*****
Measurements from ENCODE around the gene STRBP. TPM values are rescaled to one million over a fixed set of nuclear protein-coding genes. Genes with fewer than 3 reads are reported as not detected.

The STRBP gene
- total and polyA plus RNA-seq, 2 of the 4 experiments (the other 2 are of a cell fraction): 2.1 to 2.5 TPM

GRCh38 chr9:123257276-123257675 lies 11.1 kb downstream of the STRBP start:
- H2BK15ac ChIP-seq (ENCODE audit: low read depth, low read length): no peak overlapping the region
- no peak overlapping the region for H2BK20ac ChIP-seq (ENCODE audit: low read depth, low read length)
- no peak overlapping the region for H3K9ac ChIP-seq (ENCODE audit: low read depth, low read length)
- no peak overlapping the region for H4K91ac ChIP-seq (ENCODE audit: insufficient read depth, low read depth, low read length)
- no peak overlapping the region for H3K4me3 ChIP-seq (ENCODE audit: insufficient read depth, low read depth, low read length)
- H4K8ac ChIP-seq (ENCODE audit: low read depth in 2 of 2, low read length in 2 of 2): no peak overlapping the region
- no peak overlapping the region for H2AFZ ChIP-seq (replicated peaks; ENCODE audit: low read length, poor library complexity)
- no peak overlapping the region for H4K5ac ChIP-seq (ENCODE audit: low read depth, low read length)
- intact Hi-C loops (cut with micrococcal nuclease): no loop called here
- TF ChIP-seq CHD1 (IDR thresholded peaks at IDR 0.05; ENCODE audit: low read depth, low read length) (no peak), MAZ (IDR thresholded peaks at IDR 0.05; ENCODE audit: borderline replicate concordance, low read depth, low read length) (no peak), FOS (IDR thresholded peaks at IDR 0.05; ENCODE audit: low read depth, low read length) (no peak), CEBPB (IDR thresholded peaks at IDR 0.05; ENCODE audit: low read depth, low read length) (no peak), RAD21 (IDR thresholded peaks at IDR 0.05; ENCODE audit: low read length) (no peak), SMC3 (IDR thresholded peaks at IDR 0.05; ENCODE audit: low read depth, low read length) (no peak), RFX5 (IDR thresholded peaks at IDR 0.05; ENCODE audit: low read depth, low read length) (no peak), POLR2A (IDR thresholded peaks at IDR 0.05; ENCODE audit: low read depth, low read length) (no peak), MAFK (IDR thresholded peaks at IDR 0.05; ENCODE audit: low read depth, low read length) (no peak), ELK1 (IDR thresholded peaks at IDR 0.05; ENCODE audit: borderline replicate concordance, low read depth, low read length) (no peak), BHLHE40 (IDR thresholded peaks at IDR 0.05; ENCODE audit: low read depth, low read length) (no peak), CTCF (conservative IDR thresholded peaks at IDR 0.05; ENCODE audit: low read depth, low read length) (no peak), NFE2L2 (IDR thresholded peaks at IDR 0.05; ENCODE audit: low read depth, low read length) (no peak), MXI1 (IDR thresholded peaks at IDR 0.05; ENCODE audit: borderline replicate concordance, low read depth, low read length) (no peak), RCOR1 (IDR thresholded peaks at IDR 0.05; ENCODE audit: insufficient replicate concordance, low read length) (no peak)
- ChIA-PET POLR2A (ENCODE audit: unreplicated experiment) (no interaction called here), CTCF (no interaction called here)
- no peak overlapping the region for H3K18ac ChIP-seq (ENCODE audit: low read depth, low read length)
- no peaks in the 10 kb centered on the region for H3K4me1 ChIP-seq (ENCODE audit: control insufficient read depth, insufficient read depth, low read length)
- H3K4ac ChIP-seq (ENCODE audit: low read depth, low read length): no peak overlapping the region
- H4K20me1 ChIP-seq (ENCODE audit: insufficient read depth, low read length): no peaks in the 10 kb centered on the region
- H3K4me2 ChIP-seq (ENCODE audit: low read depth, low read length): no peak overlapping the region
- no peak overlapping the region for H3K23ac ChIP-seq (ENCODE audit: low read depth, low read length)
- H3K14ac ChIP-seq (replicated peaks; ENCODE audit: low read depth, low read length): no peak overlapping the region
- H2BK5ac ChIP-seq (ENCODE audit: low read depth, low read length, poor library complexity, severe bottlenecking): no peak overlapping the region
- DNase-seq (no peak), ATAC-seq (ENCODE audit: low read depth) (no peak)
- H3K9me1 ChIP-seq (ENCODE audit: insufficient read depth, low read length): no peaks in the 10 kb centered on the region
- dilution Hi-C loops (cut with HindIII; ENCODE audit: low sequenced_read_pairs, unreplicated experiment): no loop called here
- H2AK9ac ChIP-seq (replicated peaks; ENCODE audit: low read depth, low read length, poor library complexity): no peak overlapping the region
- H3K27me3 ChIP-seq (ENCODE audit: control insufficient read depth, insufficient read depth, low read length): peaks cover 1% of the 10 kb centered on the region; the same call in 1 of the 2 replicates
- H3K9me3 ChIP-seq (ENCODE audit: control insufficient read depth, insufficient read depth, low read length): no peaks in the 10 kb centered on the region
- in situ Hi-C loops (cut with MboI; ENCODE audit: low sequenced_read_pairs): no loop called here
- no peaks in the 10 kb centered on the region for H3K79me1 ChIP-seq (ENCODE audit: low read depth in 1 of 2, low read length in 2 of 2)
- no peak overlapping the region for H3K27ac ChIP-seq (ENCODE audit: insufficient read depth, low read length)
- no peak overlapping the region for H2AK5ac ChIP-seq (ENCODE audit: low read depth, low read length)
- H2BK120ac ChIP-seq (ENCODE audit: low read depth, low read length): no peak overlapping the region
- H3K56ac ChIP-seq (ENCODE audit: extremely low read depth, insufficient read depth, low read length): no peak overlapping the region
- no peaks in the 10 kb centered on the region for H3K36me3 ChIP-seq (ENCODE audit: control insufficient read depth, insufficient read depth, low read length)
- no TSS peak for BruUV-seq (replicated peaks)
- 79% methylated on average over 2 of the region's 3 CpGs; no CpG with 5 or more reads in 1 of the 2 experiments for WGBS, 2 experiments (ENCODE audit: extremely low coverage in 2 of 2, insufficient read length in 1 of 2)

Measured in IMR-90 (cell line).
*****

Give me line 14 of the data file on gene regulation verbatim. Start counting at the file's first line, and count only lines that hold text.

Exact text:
- TF ChIP-seq CHD1 (IDR thresholded peaks at IDR 0.05; ENCODE audit: low read depth, low read length) (no peak), MAZ (IDR thresholded peaks at IDR 0.05; ENCODE audit: borderline replicate concordance, low read depth, low read length) (no peak), FOS (IDR thresholded peaks at IDR 0.05; ENCODE audit: low read depth, low read length) (no peak), CEBPB (IDR thresholded peaks at IDR 0.05; ENCODE audit: low read depth, low read length) (no peak), RAD21 (IDR thresholded peaks at IDR 0.05; ENCODE audit: low read length) (no peak), SMC3 (IDR thresholded peaks at IDR 0.05; ENCODE audit: low read depth, low read length) (no peak), RFX5 (IDR thresholded peaks at IDR 0.05; ENCODE audit: low read depth, low read length) (no peak), POLR2A (IDR thresholded peaks at IDR 0.05; ENCODE audit: low read depth, low read length) (no peak), MAFK (IDR thresholded peaks at IDR 0.05; ENCODE audit: low read depth, low read length) (no peak), ELK1 (IDR thresholded peaks at IDR 0.05; ENCODE audit: borderline replicate concordance, low read depth, low read length) (no peak), BHLHE40 (IDR thresholded peaks at IDR 0.05; ENCODE audit: low read depth, low read length) (no peak), CTCF (conservative IDR thresholded peaks at IDR 0.05; ENCODE audit: low read depth, low read length) (no peak), NFE2L2 (IDR thresholded peaks at IDR 0.05; ENCODE audit: low read depth, low read length) (no peak), MXI1 (IDR thresholded peaks at IDR 0.05; ENCODE audit: borderline replicate concordance, low read depth, low read length) (no peak), RCOR1 (IDR thresholded peaks at IDR 0.05; ENCODE audit: insufficient replicate concordance, low read length) (no peak)